After forging a friendship as Yale University employees, Randi McCray and Merieta Bayati began envisioning a working space equipped to meet the community’s professional needs.
It became clear to them that sharing their business expertise and technological resources had to become the foundation of their next business venture. That vision came into focus in August when they launched The Urban Collective, a collaborative working space geared for budding entrepreneurs.
Located in the East Rock neighborhood in the Marlin Business Center, the 1,225-square-foot open floor at 85 Willow St. has enjoyed rapid success as the first black-owned collaborative space in New Haven.
“We want to bring people together to put together their resources, to support each other, and to partner if they can,” said McCray.
“We wanted the space to be flexible for a variety of uses,” Bayati added.
McCray, working in the technology department, and Bayati, in the human resources department, became close friends at Yale as members of the university’s African American Affinity Group.
A native of Jackson, Mississippi, Bayati earned a bachelor’s degree in business management at Albertus Magnus College. She has also worked as a social media consultant, established an accessory boutique (Camp Girlie Girl) and even worked as an author.
Meanwhile, McCray has lived in the area since she was five years old. She attended New Haven public schools and earned a bachelor’s degree from the University of Bridgeport in addition to a graduate degree from Albertus Magnus College. She is currently working on a doctoral degree from Union Institute & University in public policy analysis.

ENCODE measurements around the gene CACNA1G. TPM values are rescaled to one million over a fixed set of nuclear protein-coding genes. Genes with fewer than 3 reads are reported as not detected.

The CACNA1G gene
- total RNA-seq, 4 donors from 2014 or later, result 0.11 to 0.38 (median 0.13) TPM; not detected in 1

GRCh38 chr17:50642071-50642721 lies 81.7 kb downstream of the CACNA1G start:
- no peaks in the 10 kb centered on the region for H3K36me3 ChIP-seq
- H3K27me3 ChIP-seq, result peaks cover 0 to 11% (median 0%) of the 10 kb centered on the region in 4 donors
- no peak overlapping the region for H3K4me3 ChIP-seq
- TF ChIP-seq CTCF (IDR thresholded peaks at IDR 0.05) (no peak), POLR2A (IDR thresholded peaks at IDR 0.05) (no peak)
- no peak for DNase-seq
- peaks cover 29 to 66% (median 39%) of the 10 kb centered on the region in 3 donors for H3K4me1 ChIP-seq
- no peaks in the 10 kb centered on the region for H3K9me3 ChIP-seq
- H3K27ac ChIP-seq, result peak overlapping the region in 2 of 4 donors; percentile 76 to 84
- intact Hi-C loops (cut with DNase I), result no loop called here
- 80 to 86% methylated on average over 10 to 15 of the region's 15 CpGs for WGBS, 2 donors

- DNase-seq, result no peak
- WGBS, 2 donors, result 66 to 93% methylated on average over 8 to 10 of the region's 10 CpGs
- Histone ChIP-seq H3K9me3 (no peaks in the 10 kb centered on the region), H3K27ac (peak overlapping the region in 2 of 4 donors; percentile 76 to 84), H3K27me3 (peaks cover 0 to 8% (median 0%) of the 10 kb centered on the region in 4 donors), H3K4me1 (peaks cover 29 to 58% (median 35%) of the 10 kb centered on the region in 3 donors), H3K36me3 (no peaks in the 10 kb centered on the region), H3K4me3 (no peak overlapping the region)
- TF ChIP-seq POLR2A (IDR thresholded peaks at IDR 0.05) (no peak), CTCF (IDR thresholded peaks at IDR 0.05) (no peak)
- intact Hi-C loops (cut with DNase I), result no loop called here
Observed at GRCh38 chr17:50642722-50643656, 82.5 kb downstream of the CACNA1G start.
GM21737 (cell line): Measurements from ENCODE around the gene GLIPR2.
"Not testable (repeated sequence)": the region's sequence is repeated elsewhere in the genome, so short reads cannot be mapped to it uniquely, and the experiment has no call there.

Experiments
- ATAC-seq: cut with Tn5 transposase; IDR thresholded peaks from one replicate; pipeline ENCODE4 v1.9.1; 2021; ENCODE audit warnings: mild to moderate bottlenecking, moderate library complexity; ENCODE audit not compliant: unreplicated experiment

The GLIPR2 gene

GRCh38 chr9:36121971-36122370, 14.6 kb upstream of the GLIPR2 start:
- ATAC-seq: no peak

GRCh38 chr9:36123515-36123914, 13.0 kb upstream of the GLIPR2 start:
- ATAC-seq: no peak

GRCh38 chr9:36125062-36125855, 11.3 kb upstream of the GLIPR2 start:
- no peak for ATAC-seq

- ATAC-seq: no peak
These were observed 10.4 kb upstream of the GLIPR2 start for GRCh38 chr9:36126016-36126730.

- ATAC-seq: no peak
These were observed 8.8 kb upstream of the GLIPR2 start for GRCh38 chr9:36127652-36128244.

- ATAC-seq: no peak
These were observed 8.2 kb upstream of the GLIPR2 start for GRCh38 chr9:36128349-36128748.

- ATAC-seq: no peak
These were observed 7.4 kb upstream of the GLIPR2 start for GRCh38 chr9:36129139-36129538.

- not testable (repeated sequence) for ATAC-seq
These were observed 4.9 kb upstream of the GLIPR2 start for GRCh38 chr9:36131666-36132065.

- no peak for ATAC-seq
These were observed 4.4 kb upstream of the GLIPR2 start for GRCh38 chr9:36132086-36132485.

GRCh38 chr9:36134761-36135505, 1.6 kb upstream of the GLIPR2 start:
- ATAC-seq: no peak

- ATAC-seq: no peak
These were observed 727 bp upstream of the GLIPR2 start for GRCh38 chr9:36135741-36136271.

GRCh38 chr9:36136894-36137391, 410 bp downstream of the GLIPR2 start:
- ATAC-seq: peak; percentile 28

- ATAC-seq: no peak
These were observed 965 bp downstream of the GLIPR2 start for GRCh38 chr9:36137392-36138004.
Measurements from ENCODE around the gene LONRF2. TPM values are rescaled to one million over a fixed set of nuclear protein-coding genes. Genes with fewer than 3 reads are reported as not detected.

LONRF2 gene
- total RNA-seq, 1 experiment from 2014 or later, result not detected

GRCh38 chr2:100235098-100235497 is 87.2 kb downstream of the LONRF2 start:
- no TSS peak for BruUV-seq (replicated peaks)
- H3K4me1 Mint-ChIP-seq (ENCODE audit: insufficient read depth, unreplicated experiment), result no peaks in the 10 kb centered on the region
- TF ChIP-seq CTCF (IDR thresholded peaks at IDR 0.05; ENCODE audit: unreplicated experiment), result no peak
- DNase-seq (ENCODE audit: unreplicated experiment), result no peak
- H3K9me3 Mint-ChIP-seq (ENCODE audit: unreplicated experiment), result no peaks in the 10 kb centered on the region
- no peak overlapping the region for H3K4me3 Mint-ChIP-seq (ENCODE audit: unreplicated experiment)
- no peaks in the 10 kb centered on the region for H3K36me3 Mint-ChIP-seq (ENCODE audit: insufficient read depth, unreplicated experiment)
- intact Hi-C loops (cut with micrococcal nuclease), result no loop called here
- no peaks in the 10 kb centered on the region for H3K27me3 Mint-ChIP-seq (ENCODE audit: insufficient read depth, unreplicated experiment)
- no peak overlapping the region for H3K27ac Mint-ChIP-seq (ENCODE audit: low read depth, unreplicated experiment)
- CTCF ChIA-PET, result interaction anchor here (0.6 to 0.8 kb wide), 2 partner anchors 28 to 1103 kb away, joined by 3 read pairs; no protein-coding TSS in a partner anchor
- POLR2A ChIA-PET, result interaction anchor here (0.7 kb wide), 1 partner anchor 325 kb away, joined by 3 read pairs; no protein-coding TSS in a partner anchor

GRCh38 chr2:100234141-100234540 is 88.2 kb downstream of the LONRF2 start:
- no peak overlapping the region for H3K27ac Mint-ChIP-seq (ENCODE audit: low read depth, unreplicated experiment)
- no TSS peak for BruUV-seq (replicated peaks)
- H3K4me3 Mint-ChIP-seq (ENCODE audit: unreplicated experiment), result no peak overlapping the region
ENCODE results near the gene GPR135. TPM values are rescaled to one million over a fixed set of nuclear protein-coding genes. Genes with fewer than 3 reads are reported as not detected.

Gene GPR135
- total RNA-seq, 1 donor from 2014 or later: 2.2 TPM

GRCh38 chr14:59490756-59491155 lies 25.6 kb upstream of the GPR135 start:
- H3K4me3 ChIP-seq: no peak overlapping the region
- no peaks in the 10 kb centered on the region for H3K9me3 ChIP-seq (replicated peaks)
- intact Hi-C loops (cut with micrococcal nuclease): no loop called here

Working as a team, the friends wanted a facility with an open area to host their events and offer remaining hours for public use at affordable rates.
That model is working, as two nonprofit organizations are the main occupants of The Urban Collective, including Woman I Am: Women’s Empowerment Group and a Saturday academy program. The space has also been used for a web series launch, photo shoots and a food entrepreneurship event scheduled for Saturday, Jan. 6.
Some evenings are available, but, for the most part, the space is booked through May, said McCray and Bayati.
“We have gotten so much great feedback from people about how much [the space] is needed,” Bayati said. “We are offering something a little different from a regular coworking space.”
The Urban Collective also provides many resources to its occupants, including Mac computers, private internet service, and audio, visual and AV equipment. Plus, McCray and Bayati offer low-cost assistance with web development and small business and social media management.
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“[The Urban Collective] is intended to be more than people stopping by—it’s really a place for people to pull resources together and collaborate with each other to pursue the same work they are trying to do for their community,” McCray said.
For future development, McCray and Bayati are considering adding a partner to their project to enhance an academic enrichment program while McCray supports technology programs and Bayati assists mentorship programs.
“As we grow, we wanted to secure a larger space to grow more partnerships,” Bayati said of leasing the Willow Street site. “That was the goal from when we started.”
Lead photo courtesy of The Urban Collective